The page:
Case study: The “publish once, use often” approach of the Netherlands

The Dutch Ministry of Foreign Affairs (MinBuza) renews the data held in its data warehouse every month and publishes it directly to the IATI Registry. The information is used to monitor where MinBuza is doing what, with whom and in what way and to monitor progress on various topics, including policy priorities or cross-cutting efforts on issues such as climate and gender. Since MinBuza’s data covers all three elements of the common standard, the data is also used externally for reporting to the FSS and the CRS++, reducing duplicate reporting efforts and ensuring consistency. The data cover about 95% of all ODA activities of the Netherlands.

Since it first started publishing to IATI in 2011, MinBuza has enriched its dataset with future budget estimates, the geo-location of activities and some policy markers. Since mid-2014 it also publishes a public version of the assessment of activities, describing why it decided to support the activity.

Other, external uses of the Ministry’s data include the website openaid.nl and the application ‘Where Does My Aid Go?‘. MinBuza has also launched a website visualising its budget, including estimated and actual expenditures on activities. In the coming year the visualisations on openaid.nl will be further enhanced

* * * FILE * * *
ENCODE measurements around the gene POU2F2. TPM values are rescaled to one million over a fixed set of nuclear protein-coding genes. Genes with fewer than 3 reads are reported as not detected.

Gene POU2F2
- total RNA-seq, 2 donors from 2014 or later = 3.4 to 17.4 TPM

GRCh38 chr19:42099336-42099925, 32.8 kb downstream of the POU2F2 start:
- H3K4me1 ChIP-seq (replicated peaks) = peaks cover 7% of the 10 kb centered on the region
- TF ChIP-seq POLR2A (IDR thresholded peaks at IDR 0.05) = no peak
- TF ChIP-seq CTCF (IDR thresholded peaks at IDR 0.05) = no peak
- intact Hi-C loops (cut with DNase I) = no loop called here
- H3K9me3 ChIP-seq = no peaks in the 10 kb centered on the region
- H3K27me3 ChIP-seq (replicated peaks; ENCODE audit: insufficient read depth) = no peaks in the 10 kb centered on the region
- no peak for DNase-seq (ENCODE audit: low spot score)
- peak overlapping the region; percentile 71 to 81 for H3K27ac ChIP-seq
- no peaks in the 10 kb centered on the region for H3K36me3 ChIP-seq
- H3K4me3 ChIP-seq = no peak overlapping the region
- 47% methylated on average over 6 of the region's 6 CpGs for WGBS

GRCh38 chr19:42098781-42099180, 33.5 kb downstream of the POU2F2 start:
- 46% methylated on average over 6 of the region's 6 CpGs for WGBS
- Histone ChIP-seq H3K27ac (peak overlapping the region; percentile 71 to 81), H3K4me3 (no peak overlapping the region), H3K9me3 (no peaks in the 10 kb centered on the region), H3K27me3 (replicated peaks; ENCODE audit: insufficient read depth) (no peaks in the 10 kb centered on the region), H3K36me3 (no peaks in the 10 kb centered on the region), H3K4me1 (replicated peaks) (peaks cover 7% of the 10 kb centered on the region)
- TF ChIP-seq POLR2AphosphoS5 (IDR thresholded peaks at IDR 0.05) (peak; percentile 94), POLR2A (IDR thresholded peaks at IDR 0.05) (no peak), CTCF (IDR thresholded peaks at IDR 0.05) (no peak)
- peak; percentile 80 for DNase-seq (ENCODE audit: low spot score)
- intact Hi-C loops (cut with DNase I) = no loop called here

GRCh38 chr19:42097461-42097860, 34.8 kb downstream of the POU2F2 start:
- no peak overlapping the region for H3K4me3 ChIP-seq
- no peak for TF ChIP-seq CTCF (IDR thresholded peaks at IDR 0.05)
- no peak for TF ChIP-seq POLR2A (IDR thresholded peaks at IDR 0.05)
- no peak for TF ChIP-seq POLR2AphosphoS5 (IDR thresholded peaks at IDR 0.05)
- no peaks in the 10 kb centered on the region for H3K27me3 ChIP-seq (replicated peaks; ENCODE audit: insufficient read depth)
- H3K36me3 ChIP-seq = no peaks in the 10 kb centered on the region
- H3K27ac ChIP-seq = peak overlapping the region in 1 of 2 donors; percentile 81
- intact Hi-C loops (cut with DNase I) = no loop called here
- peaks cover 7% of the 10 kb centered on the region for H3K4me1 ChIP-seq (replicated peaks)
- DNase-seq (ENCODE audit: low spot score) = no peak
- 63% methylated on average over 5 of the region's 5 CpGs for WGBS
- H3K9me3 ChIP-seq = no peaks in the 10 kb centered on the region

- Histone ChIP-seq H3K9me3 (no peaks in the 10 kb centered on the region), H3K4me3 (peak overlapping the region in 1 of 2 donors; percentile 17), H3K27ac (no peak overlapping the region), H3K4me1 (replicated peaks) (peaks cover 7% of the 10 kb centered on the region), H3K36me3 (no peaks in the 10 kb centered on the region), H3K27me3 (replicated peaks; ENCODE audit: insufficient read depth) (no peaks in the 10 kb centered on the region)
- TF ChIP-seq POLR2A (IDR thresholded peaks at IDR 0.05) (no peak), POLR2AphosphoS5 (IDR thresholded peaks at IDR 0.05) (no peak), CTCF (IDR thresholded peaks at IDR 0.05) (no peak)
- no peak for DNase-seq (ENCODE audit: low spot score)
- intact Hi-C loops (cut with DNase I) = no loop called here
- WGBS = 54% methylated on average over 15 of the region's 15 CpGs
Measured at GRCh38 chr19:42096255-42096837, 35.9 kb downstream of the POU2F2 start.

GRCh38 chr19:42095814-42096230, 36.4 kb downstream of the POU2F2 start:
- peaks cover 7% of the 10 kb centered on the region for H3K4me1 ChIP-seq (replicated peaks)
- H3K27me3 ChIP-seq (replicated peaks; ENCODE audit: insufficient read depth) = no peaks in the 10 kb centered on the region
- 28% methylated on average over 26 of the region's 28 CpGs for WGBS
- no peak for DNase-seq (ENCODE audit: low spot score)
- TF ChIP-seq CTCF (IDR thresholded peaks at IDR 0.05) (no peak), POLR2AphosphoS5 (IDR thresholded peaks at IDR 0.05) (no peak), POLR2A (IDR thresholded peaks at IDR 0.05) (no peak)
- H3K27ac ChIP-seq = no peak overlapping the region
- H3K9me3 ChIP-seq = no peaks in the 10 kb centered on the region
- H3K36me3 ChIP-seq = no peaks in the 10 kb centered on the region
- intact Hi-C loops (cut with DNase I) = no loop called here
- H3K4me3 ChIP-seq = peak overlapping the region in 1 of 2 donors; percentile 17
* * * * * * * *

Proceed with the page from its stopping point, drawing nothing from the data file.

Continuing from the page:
MinBuza is in the process of setting up an open data pilot with Rwanda to explore how to meet their information needs for planning purposes and another one with UNDP, aiming to improve traceability across the development chain.

Another target for MinBuza between now and 2016 is to require that all organisations it is supporting (CSOs, multilaterals and private sector partners) publish their data according to the full IATI Standard, including results data. It is working closely with two Dutch organisations, Partos and Cordaid, with the longer-term aim of including open data throughout the Ministry’s development chains and to stimulate exchange and learning.